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7.4.1. Design Choices

MySQL keeps row data and index data in separate files. Many (almost all) other database systems mix row and index data in the same file. We believe that the MySQL choice is better for a very wide range of modern systems.

Another way to store the row data is to keep the information for each column in a separate area (examples are SDBM and Focus). This causes a performance hit for every query that accesses more than one column. Because this degenerates so quickly when more than one column is accessed, we believe that this model is not good for general-purpose databases.

The more common case is that the index and data are stored together (as in Oracle/Sybase, et al). In this case, you find the row information at the leaf page of the index. The good thing with this layout is that it, in many cases, depending on how well the index is cached, saves a disk read. The bad things with this layout are:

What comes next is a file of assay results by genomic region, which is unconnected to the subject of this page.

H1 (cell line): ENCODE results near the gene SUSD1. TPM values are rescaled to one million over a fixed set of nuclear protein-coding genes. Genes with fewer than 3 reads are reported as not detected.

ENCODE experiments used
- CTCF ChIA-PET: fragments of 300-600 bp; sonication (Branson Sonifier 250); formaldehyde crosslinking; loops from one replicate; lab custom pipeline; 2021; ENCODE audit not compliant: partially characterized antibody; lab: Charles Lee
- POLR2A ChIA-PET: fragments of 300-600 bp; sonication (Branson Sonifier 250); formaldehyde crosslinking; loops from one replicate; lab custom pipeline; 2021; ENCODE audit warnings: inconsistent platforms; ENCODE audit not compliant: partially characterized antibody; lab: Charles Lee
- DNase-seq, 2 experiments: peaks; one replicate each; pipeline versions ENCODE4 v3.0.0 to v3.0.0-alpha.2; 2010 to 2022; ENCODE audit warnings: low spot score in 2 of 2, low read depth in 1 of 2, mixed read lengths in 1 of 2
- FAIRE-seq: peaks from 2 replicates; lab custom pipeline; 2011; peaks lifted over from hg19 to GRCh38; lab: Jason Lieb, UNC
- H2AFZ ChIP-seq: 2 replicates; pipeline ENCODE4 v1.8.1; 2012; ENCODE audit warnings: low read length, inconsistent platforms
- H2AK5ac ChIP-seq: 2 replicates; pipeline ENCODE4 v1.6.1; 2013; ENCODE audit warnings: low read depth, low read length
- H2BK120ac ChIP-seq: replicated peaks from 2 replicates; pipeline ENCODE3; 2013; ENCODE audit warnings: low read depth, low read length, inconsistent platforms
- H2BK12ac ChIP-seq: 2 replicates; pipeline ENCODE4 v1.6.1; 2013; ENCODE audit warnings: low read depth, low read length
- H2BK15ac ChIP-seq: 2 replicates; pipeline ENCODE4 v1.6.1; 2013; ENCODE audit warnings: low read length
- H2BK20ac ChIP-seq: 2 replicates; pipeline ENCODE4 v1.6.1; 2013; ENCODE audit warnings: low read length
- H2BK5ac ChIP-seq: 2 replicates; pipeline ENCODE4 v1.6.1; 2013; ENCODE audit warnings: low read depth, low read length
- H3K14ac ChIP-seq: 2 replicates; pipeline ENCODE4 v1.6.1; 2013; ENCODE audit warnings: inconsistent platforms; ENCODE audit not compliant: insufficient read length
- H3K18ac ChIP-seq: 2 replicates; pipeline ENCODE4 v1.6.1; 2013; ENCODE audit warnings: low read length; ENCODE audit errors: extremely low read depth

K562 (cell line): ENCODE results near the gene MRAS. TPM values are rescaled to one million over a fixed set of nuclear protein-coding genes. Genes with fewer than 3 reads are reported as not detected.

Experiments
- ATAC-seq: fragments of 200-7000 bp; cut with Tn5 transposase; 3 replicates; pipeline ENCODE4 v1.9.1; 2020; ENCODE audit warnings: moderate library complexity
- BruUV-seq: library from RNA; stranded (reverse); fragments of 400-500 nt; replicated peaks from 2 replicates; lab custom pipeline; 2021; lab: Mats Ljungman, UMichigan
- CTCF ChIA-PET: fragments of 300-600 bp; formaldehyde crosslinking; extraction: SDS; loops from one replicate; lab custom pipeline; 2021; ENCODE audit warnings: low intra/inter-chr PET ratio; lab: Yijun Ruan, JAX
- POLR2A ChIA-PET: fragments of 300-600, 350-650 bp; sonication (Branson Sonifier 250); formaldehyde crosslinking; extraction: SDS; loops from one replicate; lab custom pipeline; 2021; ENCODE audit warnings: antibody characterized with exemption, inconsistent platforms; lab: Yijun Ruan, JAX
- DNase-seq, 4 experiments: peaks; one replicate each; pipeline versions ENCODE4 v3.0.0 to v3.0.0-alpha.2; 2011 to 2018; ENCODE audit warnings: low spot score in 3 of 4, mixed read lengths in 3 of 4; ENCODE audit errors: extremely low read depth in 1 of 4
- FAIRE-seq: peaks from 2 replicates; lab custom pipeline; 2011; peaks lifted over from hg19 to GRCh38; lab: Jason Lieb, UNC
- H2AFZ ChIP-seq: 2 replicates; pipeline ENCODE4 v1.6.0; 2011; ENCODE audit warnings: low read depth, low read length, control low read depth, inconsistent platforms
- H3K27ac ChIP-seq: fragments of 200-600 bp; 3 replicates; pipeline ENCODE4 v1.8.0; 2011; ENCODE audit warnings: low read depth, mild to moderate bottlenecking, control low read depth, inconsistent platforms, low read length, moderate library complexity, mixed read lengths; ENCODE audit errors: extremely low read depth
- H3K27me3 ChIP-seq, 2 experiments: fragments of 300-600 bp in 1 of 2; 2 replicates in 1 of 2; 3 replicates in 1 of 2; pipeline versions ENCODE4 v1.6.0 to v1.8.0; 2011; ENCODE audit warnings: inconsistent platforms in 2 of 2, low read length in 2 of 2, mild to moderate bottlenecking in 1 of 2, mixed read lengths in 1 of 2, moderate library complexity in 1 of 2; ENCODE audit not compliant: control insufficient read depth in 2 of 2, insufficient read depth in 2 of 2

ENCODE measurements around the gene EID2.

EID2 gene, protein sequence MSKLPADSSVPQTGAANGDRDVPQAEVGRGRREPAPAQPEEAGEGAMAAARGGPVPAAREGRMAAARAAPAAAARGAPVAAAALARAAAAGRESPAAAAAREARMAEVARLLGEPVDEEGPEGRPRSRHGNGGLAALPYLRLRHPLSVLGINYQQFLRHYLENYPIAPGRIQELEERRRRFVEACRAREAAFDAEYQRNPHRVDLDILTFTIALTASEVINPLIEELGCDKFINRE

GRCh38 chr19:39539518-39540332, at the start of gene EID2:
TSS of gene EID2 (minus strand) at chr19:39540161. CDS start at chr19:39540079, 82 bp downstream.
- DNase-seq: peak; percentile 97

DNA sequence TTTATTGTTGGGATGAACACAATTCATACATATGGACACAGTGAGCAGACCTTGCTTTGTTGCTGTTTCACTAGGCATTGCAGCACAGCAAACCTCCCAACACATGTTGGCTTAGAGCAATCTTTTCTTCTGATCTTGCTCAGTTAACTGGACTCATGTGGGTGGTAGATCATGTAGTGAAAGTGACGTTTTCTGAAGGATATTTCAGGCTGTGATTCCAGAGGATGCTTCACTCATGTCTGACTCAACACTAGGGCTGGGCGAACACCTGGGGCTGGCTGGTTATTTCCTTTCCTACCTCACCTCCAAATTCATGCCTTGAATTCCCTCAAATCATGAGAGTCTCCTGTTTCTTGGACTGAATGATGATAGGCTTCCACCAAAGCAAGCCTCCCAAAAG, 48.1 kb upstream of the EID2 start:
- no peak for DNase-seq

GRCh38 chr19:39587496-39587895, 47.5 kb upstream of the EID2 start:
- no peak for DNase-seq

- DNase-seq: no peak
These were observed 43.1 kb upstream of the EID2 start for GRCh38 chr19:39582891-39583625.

• Table scanning is much slower because you have to read through the indexes to get at the data.

  • You cannot use only the index table to retrieve data for a query.

  • You use more space because you must duplicate indexes from the nodes (you cannot store the row in the nodes).

  • Deletes degenerate the table over time (because indexes in nodes are usually not updated on delete).

  • It is more difficult to cache only the index data.


 
 
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